Blog posts from 2010

November 10, 2010

This interesting blog post on School Spring describes a growing trend of student-led conferences. If the role of student can be successfully expanded into conferences, could it be elsewhere in the schooling process, as well?

November 8, 2010

Professor Sugata Mitra’s famous ‘Hole in the Wall’ experiment clearly shows the tremendous potential of motivation on the part of students. When we look at a school, and its design and function, shouldn’t a first question be: Does this school work to elicit or suppress student and teacher motivation?

November 5, 2010

Each year at Northwest Passage High School students complete the Hope Survey, that measures student engagement, academic press, goal orientation, belongingness, and autonomy.

This allows the school to get a sense of how much and whether hope is being grown. The school has found that hope is built when students are given choice and autonomy.

November 3, 2010

Recently in the Wall Street Journal and Education Next there were accounts of the origins of chartering. We thought we might take the liberty of adding our version, since the first legislative implementation of the idea occurred in Minnesota and a number of those now in Education|Evolving were involved.

November 1, 2010

Children are living in the most intensely stimulating period in the history of the earth. They’re being besieged with information from every platform…and we’re penalizing them from being distracted. From what? Boring stuff.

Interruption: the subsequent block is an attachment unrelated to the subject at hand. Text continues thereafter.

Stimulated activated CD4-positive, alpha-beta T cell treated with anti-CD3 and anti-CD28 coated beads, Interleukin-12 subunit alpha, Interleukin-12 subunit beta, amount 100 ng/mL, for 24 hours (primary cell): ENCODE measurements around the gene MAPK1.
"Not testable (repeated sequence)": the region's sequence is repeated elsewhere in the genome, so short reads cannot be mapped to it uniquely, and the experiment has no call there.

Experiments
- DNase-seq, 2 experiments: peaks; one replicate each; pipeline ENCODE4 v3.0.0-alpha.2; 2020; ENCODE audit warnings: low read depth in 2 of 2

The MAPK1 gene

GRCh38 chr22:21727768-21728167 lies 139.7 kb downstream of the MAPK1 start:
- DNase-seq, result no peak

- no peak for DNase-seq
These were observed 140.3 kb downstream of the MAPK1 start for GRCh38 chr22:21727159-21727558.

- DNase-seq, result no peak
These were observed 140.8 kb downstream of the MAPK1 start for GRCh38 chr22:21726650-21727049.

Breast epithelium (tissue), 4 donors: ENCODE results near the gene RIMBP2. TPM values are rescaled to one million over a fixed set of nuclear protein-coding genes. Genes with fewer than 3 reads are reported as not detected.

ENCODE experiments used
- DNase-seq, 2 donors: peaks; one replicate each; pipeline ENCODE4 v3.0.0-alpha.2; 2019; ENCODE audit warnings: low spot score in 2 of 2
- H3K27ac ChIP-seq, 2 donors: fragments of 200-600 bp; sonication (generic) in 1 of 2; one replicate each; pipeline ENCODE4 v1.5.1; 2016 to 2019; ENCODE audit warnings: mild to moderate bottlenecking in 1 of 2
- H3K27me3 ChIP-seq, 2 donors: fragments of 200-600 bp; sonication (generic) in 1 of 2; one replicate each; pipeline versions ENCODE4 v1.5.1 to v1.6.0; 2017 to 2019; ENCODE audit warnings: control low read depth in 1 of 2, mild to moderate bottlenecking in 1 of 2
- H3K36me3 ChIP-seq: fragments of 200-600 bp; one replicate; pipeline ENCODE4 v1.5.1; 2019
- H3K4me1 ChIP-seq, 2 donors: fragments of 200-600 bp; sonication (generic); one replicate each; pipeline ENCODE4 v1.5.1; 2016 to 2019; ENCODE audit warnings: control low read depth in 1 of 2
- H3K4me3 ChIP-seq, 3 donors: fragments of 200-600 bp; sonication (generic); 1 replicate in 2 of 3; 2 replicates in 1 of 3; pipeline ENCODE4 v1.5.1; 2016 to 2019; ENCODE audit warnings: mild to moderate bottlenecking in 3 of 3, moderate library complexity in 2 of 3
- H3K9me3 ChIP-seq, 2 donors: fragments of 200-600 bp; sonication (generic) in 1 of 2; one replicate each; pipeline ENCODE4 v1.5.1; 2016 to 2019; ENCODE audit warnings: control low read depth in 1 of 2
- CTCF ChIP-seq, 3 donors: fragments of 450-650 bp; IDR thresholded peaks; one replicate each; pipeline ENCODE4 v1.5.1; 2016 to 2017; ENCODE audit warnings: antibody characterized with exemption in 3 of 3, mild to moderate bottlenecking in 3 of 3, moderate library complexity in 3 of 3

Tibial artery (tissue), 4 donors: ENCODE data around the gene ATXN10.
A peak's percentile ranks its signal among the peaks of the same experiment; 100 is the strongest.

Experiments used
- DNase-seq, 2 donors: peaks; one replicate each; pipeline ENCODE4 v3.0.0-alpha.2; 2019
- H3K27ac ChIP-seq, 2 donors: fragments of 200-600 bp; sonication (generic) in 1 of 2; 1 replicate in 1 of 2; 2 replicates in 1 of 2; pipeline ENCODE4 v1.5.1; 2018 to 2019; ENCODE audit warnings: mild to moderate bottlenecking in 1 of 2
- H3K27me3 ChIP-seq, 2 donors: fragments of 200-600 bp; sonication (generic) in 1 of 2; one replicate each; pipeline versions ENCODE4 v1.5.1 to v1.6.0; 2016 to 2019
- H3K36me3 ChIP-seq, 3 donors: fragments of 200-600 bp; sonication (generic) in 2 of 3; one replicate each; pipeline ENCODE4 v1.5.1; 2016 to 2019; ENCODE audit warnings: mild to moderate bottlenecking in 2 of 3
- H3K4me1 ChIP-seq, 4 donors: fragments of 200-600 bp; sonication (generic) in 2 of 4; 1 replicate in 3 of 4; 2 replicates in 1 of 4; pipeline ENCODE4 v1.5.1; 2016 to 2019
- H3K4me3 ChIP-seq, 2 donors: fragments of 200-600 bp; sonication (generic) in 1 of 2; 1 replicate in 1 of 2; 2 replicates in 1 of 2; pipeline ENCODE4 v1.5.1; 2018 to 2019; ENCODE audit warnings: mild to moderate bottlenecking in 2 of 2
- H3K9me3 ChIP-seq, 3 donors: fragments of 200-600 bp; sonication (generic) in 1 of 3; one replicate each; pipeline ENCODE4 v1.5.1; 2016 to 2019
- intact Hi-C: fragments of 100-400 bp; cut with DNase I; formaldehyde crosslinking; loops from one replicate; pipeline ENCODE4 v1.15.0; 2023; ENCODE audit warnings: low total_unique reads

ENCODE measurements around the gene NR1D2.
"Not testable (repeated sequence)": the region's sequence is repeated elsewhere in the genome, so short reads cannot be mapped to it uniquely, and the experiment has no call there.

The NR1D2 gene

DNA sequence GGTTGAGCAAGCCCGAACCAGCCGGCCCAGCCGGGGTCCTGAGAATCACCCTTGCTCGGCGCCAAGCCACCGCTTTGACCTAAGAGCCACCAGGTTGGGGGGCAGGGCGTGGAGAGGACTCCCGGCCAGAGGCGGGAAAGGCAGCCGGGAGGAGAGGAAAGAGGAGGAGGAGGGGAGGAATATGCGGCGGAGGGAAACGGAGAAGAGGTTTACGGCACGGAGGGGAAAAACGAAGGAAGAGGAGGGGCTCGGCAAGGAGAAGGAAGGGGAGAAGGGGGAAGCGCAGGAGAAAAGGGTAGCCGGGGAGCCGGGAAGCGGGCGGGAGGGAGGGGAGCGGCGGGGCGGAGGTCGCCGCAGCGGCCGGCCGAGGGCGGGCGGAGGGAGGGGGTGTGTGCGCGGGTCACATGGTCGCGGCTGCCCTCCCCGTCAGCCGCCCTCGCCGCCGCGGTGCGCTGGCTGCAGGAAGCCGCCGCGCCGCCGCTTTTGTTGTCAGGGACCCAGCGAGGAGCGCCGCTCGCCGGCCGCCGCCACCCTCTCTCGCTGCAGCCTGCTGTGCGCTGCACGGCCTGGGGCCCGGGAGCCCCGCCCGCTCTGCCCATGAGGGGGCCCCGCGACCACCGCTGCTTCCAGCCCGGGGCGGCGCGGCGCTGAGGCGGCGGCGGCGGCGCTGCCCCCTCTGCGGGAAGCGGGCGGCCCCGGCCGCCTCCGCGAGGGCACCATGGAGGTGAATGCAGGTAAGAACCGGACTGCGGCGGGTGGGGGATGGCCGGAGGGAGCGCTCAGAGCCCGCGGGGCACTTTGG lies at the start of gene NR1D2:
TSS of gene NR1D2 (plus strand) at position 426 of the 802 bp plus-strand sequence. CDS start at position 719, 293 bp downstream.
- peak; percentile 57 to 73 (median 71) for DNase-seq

October 29, 2010

Pathways Early College Innovation High School is one of the two Innovation Schools that opened this year under a new Massachusetts law allowing for the creation of district schools with exemption from many rules and regulations. The school partners with Gateway to College to provide early-enrollment college options for motivated students that seek to expand their limits.

October 27, 2010

In this report to Minnesota’s Association of School Administrators, the organization’s executive director wonders whether states need entirely new systems to meet today’s educational goals.

October 25, 2010

An article in the New York Times this past week pushed back against the caricature of AFT President Randi Weingarten by Waiting for Superman. There is truth to Weingarten’s sentiment that unions have become a scapegoat. That is why (politically) unions have an incentive to take the offense and get out from under this pile. Say, “We'll accept accountability, but give us control.” That can be a game changer.

October 22, 2010

In this guest post Kari Thierer, National Director of School and Network Support for Big Picture Learning, describes how students in Big Picture students have the opportunity to learn through apprenticeship, and mentorship. She describes the central importance of autonomy for the school to succeed with its non-traditional model, including authority over setting their schedule and determining how students will demonstrate achievement.

October 20, 2010

In this case study of several teacher-led schools in the upper Midwest, Claremont University researcher Charles Taylor Kerchner found some interesting things. The schools use resources differently than traditional district schools. They also have constructed a much different method of teaching. And, they slice up authority and responsibility differently–including assigning a good bit of responsibility for learning to the students.